Over the course of the last decade, mopeds have gained in popularity. Between wanting to save the environment and wanting to cut costs in a difficult economy, more and more people are turning to this transportation alternative. Unfortunately, drivers of more traditional vehicles who fail to follow traffic laws are causing serious injury or even death to drivers of mopeds. One man is now facing several charges related to the death of a second man in a fatal accident in Connecticut.
The accident occurred in late October. Police claim a 25-year-old man was driving a large pickup truck pulling a trailer. The driver allegedly stopped at the stop sign of an intersection, but failed to yield the right of way to a 79-year-old moped driver already in the intersection. Unfortunately, the truck and moped collided.
The moped driver was transported to an area hospital for treatment, but, unfortunately, died from his injuries several days later. The driver of the pickup truck currently faces several charges including a stop sign violation and driving without a license. However, the accident remains under investigation, and authorities are working to amend the charges.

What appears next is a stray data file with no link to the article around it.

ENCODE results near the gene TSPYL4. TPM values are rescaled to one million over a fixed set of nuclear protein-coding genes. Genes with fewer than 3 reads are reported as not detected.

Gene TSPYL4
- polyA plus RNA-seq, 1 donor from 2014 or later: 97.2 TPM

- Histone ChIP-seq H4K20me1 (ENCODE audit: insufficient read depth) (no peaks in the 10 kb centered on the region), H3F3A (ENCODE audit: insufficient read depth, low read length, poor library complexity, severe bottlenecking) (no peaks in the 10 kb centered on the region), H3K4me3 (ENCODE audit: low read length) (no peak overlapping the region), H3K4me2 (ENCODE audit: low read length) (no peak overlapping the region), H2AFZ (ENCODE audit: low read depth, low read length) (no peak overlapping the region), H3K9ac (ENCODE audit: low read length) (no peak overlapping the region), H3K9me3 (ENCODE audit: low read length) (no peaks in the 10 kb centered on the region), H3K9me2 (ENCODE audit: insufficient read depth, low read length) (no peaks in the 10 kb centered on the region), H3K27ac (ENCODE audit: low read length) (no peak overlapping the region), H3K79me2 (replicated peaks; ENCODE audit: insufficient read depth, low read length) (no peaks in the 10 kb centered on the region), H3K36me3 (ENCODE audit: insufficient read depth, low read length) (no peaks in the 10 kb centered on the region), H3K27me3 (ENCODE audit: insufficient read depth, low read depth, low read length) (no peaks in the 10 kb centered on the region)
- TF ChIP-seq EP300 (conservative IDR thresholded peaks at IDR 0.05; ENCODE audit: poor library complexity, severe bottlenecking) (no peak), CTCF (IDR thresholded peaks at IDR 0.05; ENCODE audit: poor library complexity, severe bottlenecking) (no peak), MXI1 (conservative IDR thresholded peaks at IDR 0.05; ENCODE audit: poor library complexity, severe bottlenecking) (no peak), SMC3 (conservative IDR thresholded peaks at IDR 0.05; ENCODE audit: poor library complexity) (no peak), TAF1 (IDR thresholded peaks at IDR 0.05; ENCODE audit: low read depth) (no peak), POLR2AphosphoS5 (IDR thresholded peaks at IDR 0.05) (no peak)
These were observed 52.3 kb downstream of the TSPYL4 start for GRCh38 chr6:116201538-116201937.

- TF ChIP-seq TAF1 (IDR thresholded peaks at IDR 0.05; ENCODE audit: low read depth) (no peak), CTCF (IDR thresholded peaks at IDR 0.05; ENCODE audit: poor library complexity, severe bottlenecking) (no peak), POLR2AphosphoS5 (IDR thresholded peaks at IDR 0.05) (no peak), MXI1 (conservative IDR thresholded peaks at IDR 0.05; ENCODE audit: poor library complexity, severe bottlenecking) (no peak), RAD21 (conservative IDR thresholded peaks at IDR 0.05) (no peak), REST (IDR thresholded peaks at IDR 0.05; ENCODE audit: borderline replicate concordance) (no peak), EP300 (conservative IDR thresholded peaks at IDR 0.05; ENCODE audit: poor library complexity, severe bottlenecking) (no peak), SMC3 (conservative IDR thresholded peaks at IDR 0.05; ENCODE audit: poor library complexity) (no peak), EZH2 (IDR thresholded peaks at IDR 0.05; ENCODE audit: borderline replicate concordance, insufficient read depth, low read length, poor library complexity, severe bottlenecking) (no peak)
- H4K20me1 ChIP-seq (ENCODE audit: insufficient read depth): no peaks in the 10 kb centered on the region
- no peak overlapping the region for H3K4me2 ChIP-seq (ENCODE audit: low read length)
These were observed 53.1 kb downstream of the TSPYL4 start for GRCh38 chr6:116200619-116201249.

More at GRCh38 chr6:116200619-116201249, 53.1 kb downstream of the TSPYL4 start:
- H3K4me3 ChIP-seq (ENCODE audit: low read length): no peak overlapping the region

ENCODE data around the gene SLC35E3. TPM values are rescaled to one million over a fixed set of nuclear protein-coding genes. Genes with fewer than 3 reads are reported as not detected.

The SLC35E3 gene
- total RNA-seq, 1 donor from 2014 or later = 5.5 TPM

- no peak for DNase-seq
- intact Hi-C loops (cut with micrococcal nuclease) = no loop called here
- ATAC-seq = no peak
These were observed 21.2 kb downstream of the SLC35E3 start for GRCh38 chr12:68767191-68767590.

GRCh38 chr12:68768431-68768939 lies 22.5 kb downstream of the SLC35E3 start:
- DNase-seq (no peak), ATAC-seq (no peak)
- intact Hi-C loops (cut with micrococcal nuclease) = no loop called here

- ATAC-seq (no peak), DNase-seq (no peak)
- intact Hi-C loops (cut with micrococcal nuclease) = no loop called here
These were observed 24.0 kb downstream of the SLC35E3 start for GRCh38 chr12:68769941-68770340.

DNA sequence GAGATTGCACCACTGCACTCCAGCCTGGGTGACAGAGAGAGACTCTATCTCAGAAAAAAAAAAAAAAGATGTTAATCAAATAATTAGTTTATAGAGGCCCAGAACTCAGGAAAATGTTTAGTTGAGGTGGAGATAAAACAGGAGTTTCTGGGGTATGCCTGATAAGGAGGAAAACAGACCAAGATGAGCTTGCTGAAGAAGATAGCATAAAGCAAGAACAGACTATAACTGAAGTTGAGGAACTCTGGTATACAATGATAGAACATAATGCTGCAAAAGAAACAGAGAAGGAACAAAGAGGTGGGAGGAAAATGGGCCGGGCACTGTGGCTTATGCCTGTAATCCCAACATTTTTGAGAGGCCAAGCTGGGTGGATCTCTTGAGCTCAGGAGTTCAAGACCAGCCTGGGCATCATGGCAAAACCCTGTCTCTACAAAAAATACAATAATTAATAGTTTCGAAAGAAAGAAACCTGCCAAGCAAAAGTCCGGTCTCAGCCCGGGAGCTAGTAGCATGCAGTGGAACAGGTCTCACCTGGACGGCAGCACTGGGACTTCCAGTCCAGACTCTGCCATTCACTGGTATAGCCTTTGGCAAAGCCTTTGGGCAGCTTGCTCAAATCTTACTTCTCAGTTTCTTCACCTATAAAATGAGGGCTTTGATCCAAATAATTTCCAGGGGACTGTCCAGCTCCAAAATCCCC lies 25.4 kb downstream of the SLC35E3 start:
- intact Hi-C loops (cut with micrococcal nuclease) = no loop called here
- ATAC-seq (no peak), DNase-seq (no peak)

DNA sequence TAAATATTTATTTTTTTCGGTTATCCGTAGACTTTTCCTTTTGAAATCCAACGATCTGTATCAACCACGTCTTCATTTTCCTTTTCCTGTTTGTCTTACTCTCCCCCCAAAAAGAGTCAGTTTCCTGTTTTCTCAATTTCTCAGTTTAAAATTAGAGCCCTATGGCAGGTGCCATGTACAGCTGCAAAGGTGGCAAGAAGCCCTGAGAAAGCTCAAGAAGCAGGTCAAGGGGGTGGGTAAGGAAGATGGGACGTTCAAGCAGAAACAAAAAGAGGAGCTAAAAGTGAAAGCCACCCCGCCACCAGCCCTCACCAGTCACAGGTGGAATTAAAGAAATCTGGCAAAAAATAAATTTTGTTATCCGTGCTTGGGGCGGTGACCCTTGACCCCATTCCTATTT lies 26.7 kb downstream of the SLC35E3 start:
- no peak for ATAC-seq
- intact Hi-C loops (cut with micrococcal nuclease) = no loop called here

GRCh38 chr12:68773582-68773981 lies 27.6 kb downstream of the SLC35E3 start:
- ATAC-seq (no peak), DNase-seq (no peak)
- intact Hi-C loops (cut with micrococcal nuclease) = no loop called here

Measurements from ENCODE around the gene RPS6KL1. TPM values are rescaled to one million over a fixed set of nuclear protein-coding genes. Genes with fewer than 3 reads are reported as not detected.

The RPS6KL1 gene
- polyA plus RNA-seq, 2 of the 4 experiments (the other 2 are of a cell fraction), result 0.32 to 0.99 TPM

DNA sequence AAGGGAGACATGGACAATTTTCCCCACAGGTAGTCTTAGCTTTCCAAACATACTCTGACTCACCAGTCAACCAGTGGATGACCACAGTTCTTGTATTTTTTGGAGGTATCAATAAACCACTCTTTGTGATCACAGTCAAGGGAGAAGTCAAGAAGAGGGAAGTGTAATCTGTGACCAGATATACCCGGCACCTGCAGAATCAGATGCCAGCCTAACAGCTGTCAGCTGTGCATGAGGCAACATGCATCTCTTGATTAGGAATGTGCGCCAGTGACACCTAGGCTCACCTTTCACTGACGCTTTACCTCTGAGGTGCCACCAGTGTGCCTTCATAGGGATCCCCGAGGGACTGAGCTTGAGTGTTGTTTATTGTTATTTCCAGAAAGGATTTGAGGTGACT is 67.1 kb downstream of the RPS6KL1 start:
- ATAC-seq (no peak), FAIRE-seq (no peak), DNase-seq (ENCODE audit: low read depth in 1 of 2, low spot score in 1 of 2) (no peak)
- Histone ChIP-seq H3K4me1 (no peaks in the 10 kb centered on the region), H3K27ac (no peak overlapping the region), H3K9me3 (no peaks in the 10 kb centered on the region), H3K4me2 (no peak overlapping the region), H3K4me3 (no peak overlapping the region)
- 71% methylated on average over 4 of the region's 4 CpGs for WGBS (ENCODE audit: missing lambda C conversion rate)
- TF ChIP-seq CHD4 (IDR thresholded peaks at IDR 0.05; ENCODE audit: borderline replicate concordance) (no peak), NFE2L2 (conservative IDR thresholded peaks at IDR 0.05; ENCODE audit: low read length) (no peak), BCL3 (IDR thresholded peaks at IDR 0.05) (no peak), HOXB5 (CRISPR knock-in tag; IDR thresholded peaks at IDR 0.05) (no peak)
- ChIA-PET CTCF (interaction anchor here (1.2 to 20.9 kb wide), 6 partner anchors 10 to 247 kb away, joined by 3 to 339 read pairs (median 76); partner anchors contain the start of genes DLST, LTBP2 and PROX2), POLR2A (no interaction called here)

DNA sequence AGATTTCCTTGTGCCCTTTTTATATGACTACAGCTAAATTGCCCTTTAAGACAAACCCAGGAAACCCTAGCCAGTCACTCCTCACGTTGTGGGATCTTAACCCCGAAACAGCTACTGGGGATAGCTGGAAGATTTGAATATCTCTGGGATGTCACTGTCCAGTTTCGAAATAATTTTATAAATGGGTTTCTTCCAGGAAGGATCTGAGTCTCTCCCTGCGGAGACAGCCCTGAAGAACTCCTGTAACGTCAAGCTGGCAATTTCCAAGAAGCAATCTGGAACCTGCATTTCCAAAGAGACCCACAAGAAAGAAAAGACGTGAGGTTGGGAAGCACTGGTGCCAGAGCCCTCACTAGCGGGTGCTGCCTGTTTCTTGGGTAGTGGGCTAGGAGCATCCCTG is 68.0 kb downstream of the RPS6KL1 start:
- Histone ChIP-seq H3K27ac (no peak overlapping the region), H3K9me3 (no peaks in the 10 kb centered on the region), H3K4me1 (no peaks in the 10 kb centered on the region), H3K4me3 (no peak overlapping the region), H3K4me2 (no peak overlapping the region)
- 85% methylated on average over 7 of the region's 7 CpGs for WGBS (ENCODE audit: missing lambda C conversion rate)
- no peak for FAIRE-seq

If the reports of the accident are accurate, the moped driver was a victim of a fatal accident that was not his fault, and he likely could not have prevented. If the man’s family can prove these claims in a Connecticut civil court, which has a lower burden of proof than a criminal court, they could receive compensation for financial burdens created by the accident and the man’s subsequent death. This compensation can cover medical bills, loss of income and funeral expenses among others.
Source: The Hartford Guardian, 76-year-old South End Car Accident Victim Dies, No author, Oct. 24, 2013
At Kennedy, Johnson, Schwab & Roberge, L.L.C., we handle all cases on a contingency fee basis. This means that we do not get paid unless and until you receive a settlement or a jury award.
Schedule a free, confidential consultation with a skilled Connecticut personal injury lawyer today.